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Right from the get go we knew that Mountain Skills Two was going to be something of a serious proposition. I suppose it had something to do with the presence of the “night navigation” bullet in the activity list. We knew that the skills we had learned, two years ago, on Mountain Skills One had all but been forgotten and that on Mountain Skills Two we would be expected to have a good grasp of the basics.

Late Friday we arrived in Devil’s Glen without our normal air of confidence, hoping that by paying sharp attention our inexperience would go unnoticed. This was not to be. As soon as we settled into Tiglin’s residents' bar (very nice) other course attendees immediately honed in on our walking history. Rumbled, we immediately collapsed and admitted all. As is the nature of outdoor types this simply meant that everyone was now our own personal tutor, eager to impart their hard earned wisdom.

We had been to Tiglin twice before and had always founded it to be an excellent centre. While the accommodation is basic enough, it is adequate and after a day on the hills no one ever has problems falling asleep. Food is good and plentiful, with seconds of most things, and best of all there is the bar.

Tiglin’s bar is small with just one tap, Guinness, however it is normally stocked with the finest array of bottled stouts, ales, lagers and bitters. About 50 or 60 all told. I strongly suspect that as the day in the mountains wore on, people thought of little other than settling back to Scottish Heather Ale in front of a roaring fire. I can say with complete honesty that if they weren’t then I made up for them.

The weekend kicked in on Saturday morning with the attendees that hadn't arrived the night before getting in for breakfast at 8am. My stomach, a delicate animal, isn’t the keenest on eating at that time, normally sated by coffee until lunchtime. However, low blood sugar levels and an uncertain lunchtime demanded that I dig into the carnivorous feast of blended pig parts and grease (tasty).

It was blowing a storm outside as we were divided into groups of six for instruction. Ireland being small and hillwalkers a smaller community still, plenty of people already knew each other and there was an abundance of friendly banter. It would have been difficult not to have felt comfortable with the group.

Have you ever tried to get a bearing with 60 mile an hour gusts trying to rip the map out of your hands? Well that’s what we did for the next five hours. Not that the conditions were that bad, it just that we were so unashamedly awful. We missed a lake by over 150 meters – and it was only 800 meters away from our starting point! Finally towards the end of the day we started to get things right, I would remember my pacing; we would calibrate our compass on North – not South. All in all we started to consider the compass as a tool rather than a strange relic used by grey bearded men.

We drove back to the centre for lectures on grid references, hypothermia and evacuation. Frankly if I had not already known the content I would have been totally confused. Classroom lectures definitely were not these people’s strong suit. I knew I didn’t have to complain, there were plenty of “committee types” that would that job for me, and enjoy it. Dinner was tasty and plentiful, my stomach now in full swing like a drunk who doesn’t think they’ve had enough.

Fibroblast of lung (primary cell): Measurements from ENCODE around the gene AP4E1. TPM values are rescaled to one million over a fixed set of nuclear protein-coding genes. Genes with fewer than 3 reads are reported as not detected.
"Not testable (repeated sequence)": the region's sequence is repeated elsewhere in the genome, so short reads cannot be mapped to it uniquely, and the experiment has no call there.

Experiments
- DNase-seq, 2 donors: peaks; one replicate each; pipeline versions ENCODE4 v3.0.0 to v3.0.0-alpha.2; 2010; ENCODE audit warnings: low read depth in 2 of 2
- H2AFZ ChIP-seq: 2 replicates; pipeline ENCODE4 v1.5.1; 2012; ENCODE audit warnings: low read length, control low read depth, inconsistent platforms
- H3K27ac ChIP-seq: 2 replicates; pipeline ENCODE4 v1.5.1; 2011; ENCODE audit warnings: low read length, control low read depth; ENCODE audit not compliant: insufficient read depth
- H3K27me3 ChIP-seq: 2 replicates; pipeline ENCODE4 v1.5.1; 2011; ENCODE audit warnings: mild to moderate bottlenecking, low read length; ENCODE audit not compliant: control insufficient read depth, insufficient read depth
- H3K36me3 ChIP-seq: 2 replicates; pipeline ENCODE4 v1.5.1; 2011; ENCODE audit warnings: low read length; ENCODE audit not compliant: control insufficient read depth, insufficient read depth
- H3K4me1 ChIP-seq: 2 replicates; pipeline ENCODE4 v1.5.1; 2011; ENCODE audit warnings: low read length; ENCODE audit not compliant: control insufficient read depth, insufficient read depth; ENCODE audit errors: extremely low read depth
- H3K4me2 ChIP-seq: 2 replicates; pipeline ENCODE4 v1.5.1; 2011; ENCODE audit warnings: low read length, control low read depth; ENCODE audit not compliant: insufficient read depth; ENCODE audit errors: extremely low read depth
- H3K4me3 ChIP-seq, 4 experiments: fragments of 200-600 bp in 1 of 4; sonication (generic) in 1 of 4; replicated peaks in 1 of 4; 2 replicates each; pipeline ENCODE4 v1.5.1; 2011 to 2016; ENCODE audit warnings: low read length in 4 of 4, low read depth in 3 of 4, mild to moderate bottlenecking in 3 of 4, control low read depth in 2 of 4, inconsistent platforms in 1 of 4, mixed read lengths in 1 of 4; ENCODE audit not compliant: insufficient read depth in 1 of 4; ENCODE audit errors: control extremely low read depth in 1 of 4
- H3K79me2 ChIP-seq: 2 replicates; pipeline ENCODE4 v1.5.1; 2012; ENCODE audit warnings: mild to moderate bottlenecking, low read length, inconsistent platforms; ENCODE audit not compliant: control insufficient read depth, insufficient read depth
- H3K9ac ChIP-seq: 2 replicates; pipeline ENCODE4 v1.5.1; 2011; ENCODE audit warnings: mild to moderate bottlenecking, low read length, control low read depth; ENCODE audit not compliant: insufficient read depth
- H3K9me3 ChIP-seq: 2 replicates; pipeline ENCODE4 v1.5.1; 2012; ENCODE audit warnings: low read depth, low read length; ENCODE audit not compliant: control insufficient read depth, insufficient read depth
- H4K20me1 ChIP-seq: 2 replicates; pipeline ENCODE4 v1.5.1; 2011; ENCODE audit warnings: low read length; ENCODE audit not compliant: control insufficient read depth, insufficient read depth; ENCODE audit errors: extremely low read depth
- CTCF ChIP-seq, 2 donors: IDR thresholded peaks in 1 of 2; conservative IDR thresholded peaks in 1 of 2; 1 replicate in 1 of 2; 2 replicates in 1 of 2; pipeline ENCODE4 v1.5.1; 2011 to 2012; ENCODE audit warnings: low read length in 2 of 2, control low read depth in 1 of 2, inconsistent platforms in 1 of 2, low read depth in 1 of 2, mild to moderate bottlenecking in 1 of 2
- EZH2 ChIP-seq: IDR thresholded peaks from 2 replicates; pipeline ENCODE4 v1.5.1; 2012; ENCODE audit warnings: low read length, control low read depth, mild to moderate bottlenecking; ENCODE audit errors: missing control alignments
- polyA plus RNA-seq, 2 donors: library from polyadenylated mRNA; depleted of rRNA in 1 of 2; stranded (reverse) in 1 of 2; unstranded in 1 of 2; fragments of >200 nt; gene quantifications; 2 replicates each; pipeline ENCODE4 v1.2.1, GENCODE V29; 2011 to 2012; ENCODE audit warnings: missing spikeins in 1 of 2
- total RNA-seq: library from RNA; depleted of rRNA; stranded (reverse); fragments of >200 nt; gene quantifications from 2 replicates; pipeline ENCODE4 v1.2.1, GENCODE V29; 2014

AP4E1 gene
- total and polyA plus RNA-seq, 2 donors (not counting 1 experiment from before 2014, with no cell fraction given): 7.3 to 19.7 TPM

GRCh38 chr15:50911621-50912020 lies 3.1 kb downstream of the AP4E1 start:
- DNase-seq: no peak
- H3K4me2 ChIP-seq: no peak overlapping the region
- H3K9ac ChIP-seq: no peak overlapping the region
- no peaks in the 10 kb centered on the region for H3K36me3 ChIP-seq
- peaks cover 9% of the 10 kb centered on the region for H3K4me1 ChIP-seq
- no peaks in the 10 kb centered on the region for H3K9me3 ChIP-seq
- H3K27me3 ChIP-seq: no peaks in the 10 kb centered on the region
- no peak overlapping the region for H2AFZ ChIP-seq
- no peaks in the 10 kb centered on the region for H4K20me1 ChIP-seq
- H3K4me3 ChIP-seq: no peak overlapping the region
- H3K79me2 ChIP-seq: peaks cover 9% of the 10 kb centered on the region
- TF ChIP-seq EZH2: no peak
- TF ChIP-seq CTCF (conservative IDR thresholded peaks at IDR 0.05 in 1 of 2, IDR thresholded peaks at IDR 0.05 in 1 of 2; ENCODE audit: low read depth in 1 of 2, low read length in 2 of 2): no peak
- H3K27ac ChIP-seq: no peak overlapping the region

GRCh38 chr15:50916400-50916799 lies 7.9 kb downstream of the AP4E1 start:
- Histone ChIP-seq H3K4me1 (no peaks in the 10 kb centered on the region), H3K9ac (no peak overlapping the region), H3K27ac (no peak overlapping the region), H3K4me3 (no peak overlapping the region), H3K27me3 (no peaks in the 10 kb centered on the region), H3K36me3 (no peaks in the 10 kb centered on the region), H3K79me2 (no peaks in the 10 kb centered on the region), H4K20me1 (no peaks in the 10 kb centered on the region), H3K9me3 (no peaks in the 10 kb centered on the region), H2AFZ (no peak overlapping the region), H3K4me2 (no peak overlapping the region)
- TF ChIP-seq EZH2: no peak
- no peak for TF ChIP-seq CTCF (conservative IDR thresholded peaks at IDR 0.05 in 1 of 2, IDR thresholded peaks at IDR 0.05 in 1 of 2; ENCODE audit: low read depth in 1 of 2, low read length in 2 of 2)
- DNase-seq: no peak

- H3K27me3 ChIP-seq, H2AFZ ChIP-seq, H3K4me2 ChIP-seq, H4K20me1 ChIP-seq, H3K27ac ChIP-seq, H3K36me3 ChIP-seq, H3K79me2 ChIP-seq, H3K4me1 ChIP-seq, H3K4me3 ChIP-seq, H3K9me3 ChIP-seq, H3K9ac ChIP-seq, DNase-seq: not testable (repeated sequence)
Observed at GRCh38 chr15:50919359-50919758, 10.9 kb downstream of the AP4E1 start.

After our less than exemplary navigation performance that day I was understandably nervous about the night navigation. Every item of clothing and emergency rations I had was either in my pack or one me, so convinced was I that I would be getting intimate with my emergency survival bag. I stopped short of the duvet off the bed, thinking that such an obvious display of defeatism would not be appreciated.

I need not have worried - it was fantastic. All of the skills we had learned that day came together and surprisingly, without the distraction of vision, navigation became simpler and more accurate. There is something about the dark that concentrates the mind. After two hours on the hill we gunned the engine and raced back for last pints.

Sunday breakfast was a sluggish start for me and I secretly hoped that “looking at steep ground" meant that we would sit in the comfort of the van and “look” at steep ground. I had the feeling that as a rock climber I had a different opinion to what steep ground was. However, once the group was formed and we were assigned new instructor for the day a sense of enthusiasm crept in and snuggled up to my apathy.

Our new instructor was a fount of local knowledge, and supplemented the discussions on navigation and feature recognition with the history of the region and of the rebels that had lost their lives in the hills. The stories recounted were fresh with enthusiasm and local colour, and it was impossible not to get lost in it all.

The focus of the day was on picking safe routes over “steep” terrain - steep here meaning that occasionally you have to use your hands for safety and balance. We did useful exercises such as self-location and feature recognition. All in all a very enjoyable, if easy, day. However, the most valuable lesson came after our walk.

When we drove to the pick up point for another group, they were not there and could not be seen anywhere on the hill. An hour later they arrived with dented pride having got lost and been forced to retrace their steps while visibility dropped. It goes to show how easy it is to get into trouble once visibility drops, even with a strong group and an experienced mountain leader.

With a certain degree of disbelief we pointed out a farmer making his way to the top to bring his sheep down from the snow line. He didn’t seem to be having any problems in his wellies and jeans with a cigarette hanging out of his mouth. Sometimes I wonder if we take ourselves too seriously.

Pictures - click to enlarge